The bottom 20%

While higher MSPs will help farmers, opportunities must be created for those whose real wages have contracted

The bottom 20%
The results are not surprising because typically essential items, such as food and fuel, account for a bigger share of the consumption baskets of lower-income classes.

Retail inflation went up to 7.4% year-on-year in September driven by a broad-based rise in prices, primarily that of food. With the rupee depreciating and crude oil prices still elevated, the higher cost of imported goods also stoked inflationary pressures. While the runaway rise in prices would no doubt impact consumption across income groups, those at the bottom of the pyramid are bearing the brunt of it. A study by Crisil has found that the bottom 20% of the population has been hit hard with an average inflation of 7.8% and 8.1% in rural and urban India, respectively. For the middle income groups the blow was a little softer at 7.7% in all parts of the country. For those in the top 20%, the average inflation was lower at 7.3% and 7.2% in rural and urban areas, respectively. The results are not surprising because typically essential items, such as food and fuel, account for a bigger share of the consumption baskets of lower-income classes.

The fact is that 80% of India’s workforce is employed in the informal sector, which was worst hit by the pandemic and is struggling to recover. Approximately half of this is employed in the agriculture sector. Moreover, of the balance, a good number work in rural India. While urban India is recovering, after surviving the first year of the pandemic reasonably well thanks to large government support, the rural economy was sluggish last year. Indeed, while India’s gross domestic product (GDP) growth contracted by 6.6% in FY2021, agriculture growth—the mainstay of the rural economy—grew by 3.3%.

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However, consumption spends in rural India decelerated in FY22, possibly due to slower government spending and the dislocation of livelihoods due to the pandemic. The terms of trade also worsened. In contrast, urban consumption suffered during the pandemic in FY21, but consumption spends picked up post the resumption of normal activity last year. In the current year too, rural India isn’t faring too well, as reflected in the trend in rural wages. Real rural wages have de-grown in every month since January this year, by anywhere between 0.7-1.2%. Nominal wages, however, have increased every month by 4.8-6.1% in the same period. The fall in wages has been sharper for non-agricultural workers, suggesting the farm economy is in much better shape than the non-farm economy.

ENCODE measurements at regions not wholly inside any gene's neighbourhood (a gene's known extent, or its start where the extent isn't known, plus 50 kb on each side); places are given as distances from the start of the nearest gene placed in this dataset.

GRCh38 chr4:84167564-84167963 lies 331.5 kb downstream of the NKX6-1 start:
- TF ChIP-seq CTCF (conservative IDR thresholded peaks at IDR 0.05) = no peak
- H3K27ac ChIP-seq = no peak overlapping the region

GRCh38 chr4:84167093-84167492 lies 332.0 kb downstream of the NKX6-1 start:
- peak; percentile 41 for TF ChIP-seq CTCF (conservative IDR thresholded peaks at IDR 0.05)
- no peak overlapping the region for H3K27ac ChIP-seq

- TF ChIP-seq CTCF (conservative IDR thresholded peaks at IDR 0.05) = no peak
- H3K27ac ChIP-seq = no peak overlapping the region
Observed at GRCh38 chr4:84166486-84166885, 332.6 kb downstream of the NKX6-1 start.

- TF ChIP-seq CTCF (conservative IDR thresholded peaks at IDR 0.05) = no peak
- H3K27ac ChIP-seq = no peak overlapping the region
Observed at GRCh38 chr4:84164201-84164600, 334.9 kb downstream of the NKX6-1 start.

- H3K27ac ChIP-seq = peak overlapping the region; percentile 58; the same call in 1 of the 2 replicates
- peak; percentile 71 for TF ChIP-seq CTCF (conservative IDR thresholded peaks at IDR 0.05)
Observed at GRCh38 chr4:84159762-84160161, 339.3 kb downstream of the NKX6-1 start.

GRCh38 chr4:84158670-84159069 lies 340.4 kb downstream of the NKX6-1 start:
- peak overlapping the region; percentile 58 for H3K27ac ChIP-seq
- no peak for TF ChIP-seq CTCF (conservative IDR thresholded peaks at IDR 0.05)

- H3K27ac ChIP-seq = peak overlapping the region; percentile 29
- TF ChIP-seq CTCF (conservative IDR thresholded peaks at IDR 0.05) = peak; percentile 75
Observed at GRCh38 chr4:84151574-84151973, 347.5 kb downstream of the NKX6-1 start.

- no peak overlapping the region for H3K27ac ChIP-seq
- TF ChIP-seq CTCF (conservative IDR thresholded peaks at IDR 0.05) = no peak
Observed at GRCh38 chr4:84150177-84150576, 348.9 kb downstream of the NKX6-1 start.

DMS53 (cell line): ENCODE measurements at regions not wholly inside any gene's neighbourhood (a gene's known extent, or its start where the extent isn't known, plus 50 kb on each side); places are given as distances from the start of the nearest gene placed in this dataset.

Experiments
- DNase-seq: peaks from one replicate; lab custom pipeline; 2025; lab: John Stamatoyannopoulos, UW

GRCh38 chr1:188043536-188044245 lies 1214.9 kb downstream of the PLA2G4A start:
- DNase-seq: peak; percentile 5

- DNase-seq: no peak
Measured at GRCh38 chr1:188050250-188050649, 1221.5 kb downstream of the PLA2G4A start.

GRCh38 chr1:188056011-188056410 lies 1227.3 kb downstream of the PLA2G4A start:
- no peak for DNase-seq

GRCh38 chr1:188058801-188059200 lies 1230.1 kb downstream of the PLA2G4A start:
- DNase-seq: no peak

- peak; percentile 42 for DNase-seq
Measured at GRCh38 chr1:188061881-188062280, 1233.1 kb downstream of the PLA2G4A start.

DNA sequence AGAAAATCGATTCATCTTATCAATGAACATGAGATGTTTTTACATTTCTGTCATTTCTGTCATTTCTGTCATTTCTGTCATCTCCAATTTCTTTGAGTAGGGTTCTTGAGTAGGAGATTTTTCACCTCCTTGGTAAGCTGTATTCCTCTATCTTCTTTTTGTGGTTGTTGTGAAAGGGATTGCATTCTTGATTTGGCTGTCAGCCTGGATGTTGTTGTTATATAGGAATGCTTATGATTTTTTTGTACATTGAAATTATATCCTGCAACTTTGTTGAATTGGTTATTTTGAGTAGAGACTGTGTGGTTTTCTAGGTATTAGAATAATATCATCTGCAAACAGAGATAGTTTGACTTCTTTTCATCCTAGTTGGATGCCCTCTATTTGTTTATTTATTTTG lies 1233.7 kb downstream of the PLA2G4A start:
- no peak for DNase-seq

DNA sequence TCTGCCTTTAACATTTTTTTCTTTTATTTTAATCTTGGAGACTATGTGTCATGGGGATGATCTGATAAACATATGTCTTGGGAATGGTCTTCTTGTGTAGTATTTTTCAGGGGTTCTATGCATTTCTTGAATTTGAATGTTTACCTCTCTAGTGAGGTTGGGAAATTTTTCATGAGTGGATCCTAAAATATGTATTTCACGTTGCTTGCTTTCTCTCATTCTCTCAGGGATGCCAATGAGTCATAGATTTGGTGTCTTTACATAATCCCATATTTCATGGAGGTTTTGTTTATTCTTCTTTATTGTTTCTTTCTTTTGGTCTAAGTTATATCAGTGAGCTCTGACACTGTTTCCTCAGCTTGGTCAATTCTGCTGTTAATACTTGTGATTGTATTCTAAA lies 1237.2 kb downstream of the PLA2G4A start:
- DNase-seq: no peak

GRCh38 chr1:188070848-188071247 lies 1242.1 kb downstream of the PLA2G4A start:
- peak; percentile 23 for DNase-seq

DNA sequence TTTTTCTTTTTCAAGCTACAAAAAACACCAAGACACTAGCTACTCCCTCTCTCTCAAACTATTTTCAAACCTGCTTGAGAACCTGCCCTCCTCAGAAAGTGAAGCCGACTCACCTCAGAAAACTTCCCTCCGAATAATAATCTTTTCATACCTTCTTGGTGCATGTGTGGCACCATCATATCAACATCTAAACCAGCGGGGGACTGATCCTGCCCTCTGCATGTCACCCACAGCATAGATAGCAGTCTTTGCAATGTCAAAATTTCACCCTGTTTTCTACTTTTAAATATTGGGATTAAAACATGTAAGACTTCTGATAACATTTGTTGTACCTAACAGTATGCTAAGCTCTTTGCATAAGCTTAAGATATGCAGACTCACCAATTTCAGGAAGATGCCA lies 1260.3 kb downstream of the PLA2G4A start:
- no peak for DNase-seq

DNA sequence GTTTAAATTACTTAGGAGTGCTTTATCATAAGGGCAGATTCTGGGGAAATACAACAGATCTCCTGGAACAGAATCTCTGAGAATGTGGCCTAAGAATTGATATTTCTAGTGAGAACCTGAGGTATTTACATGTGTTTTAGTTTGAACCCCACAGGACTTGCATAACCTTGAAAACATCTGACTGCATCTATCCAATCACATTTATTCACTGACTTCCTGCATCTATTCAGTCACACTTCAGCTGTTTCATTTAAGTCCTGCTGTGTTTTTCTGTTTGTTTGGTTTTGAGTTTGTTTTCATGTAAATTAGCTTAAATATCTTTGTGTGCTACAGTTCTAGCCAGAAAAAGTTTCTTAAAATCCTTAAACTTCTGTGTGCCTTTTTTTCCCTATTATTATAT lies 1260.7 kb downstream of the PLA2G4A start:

Unemployment is a serious concern. In August, for example, rural unemployment rate rose to 7.7%, according to CMIE data. Moreover, agriculture shed 11 million jobs. A little over half of these were farmers, the rest were farm labourers. To be sure, most of them were able to find employment in the non-farm services sectors though how well-paid these jobs were, is not clear.

The government needs to create job opportunities for non-farm workers; rural spends by a clutch of ministries contracted 12% y-o-y in Q1FY23 on the back of a decline of 34% y-o-y in Q1FY22, according to an analysis by Motilal Oswal. That brought down the share of rural spends to just 9.4% in Q1FY23, from 12% in 1QFY22 and 18.8% in Q1FY21 that, incidentally, was a 12-year high. While higher support prices would help farmers, opportunities need to be created for non-farm workers, semi-skilled workers, whose real wages have contracted in four of the last five quarters. Else the terms of trade for rural India will continue to deteriorate.

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